Native Plant Communities

Floodplain Swamp

Floodplain with organic/alluvial substrate; usually inundated; subtropical or temperate; rare or no fire; vegetation characterized by cypress, tupelo, black gum, and/or pop ash.

Probably the best Florida example is the Apalachicola River Floodplain in Torreya State Park.  Others include the Choctawhatchee River, Yellow River, and Escambia River floodplains.  Peninsula examples occur along the Hillsborough River, Manatee River, Peace River, and Fisheating Creek.



Duever, Linda. 1984 (September). Florida's Natural Communities: Floodplains. The Palmetto 4, #3:8-10.

Florida Natural Areas Inventory (FNAI) and Florida Department of Natural Resources. 1990. Guide to the natural communities of Florida: 2010 edition. Florida Natural Areas Inventory, Tallahassee, FL.

Light, H.M., and M.R. Darst. 1993. Hydrology, vegetation, and soils of four north Florida river flood plains with an evaluation of state and federal wetland determinations. Water Resources Investigation Report 93-4033. United States Geological Survey, Tallahassee, Florida.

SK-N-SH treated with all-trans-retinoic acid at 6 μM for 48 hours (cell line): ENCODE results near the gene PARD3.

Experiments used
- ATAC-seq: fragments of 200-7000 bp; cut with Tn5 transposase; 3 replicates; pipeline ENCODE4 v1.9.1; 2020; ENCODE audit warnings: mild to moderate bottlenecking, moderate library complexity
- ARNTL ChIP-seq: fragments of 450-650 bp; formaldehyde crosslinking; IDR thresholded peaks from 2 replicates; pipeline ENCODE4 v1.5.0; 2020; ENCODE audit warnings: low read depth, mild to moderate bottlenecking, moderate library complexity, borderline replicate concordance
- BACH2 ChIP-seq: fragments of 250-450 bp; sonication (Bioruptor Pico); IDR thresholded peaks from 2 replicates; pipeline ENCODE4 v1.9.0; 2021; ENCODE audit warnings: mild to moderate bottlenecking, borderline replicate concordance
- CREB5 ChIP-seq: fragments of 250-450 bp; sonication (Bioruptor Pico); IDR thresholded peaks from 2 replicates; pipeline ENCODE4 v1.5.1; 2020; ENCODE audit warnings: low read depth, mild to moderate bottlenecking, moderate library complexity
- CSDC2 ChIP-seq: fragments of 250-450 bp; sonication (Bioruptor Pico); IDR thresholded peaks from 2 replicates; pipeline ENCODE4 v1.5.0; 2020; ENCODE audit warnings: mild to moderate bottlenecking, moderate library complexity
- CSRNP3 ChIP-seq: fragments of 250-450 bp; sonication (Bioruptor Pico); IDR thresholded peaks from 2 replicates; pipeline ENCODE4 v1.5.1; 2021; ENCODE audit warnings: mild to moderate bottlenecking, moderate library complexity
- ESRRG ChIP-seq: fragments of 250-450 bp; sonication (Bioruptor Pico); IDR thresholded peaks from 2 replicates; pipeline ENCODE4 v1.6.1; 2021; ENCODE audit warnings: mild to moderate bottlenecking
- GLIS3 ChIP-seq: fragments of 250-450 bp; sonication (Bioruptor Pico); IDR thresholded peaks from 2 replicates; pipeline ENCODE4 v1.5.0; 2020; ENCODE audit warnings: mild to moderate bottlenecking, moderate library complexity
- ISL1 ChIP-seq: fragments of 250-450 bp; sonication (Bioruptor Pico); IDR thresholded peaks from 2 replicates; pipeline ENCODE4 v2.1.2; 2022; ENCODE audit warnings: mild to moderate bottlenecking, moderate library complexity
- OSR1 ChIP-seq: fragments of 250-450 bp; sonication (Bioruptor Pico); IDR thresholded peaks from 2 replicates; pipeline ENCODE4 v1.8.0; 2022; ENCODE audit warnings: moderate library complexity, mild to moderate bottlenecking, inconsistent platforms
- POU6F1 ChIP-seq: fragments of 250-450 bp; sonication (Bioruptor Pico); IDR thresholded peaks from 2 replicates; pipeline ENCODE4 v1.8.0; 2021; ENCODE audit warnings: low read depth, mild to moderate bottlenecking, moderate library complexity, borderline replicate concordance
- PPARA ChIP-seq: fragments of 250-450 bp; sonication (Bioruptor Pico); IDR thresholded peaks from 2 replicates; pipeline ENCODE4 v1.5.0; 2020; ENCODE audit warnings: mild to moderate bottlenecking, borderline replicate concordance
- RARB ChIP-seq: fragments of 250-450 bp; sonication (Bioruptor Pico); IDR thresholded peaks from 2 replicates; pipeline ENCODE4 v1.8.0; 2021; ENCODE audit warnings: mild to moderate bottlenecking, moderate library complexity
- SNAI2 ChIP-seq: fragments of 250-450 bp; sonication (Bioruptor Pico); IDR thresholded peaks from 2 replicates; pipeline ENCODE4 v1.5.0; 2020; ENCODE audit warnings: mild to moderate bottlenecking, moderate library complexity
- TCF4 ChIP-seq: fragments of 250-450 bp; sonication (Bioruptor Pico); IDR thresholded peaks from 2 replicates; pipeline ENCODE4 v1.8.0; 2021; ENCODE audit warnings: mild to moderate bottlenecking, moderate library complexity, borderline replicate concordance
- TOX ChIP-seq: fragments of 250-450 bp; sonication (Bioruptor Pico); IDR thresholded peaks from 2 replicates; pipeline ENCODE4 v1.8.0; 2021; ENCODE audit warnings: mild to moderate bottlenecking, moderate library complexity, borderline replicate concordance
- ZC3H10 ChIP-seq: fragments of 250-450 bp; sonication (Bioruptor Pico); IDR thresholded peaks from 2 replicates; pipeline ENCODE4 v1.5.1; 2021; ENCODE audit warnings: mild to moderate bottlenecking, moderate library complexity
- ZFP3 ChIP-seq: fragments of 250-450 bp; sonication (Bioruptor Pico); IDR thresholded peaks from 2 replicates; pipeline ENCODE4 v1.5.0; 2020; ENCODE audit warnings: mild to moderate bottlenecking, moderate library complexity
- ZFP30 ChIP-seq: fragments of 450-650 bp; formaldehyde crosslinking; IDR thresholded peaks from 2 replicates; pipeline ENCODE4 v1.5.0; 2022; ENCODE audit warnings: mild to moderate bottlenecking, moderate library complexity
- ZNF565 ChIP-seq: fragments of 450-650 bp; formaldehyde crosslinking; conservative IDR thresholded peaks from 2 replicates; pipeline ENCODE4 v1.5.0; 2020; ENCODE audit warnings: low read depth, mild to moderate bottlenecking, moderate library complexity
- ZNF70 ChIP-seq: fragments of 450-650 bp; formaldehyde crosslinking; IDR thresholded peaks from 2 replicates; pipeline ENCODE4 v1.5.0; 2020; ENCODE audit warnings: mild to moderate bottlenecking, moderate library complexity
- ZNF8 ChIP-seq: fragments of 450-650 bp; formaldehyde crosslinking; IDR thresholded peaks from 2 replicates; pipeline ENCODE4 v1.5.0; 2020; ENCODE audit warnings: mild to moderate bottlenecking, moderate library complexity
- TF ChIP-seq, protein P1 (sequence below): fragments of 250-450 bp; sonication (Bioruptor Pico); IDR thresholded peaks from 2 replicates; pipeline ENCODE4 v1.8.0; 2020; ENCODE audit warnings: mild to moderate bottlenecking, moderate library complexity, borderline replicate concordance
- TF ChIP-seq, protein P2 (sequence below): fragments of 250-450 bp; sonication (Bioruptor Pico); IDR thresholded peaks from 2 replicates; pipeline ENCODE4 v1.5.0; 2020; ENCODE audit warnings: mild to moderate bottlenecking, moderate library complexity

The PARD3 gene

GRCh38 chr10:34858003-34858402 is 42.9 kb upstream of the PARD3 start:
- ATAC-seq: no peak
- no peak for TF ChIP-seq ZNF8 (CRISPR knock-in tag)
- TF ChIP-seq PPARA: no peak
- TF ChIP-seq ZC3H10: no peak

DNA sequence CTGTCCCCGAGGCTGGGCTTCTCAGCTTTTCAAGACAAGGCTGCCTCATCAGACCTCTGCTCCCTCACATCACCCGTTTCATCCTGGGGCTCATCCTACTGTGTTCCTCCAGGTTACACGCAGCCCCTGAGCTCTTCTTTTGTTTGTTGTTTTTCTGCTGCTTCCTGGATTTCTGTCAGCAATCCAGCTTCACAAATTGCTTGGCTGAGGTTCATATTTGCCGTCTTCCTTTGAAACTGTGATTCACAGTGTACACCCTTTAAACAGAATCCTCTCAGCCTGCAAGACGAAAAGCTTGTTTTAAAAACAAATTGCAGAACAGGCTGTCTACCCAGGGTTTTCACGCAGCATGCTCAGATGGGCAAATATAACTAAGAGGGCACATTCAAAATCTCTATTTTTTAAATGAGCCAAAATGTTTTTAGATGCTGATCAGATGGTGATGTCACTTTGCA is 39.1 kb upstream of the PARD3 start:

Sharitz, R.R., and W.J. Mitsch. 1993. Southern floodplain forests. Pages 311-372 in W.H. Martin, S.G. Boyce, and A.C. Echternacht, editors. Biodiversity of the Southeastern United States: Lowland Terrestrial Communities. John Wiley and Sons, Inc., New York.

USDA Soil Conservation Service. 1986. 26 Ecological Communities of Florida.

Whitney, E.N., D. B. Means, A. Rudloe. 2004. Priceless Florida: Natural Ecosystems and Native Species. Pineapple Press.

Date Updated 2020-05-17 11:52:01


Chipola River floodplain at Florida Caverns State Park, Jackson County.  Photo by Shirley Denton.


Floodplain swamp along the Apalachicola River in Torreya State Park.  Image by Shirley Denton.


Floodplain swamp along the Pithlachascotee River in Pasco County.  Photo by Shirley Denton.